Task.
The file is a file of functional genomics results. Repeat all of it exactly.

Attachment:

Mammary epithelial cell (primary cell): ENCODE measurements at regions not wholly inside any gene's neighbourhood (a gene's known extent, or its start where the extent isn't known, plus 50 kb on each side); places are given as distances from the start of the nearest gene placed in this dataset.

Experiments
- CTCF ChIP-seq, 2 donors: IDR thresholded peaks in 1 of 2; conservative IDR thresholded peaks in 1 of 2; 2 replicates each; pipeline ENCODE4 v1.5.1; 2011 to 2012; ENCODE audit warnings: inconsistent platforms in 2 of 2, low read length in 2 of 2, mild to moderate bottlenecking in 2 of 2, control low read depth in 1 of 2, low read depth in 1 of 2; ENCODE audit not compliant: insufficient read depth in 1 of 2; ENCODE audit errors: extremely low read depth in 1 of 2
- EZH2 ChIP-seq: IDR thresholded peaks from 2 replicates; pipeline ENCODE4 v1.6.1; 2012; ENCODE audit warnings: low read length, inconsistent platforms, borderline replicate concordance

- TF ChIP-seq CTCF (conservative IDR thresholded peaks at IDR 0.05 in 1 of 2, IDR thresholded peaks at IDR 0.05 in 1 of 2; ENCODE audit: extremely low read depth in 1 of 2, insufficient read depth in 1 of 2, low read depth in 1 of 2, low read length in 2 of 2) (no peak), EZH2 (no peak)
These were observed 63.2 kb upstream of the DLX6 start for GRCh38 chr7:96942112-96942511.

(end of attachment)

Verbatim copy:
Mammary epithelial cell (primary cell): ENCODE measurements at regions not wholly inside any gene's neighbourhood (a gene's known extent, or its start where the extent isn't known, plus 50 kb on each side); places are given as distances from the start of the nearest gene placed in this dataset.

Experiments
- CTCF ChIP-seq, 2 donors: IDR thresholded peaks in 1 of 2; conservative IDR thresholded peaks in 1 of 2; 2 replicates each; pipeline ENCODE4 v1.5.1; 2011 to 2012; ENCODE audit warnings: inconsistent platforms in 2 of 2, low read length in 2 of 2, mild to moderate bottlenecking in 2 of 2, control low read depth in 1 of 2, low read depth in 1 of 2; ENCODE audit not compliant: insufficient read depth in 1 of 2; ENCODE audit errors: extremely low read depth in 1 of 2
- EZH2 ChIP-seq: IDR thresholded peaks from 2 replicates; pipeline ENCODE4 v1.6.1; 2012; ENCODE audit warnings: low read length, inconsistent platforms, borderline replicate concordance

- TF ChIP-seq CTCF (conservative IDR thresholded peaks at IDR 0.05 in 1 of 2, IDR thresholded peaks at IDR 0.05 in 1 of 2; ENCODE audit: extremely low read depth in 1 of 2, insufficient read depth in 1 of 2, low read depth in 1 of 2, low read length in 2 of 2) (no peak), EZH2 (no peak)
These were observed 63.2 kb upstream of the DLX6 start for GRCh38 chr7:96942112-96942511.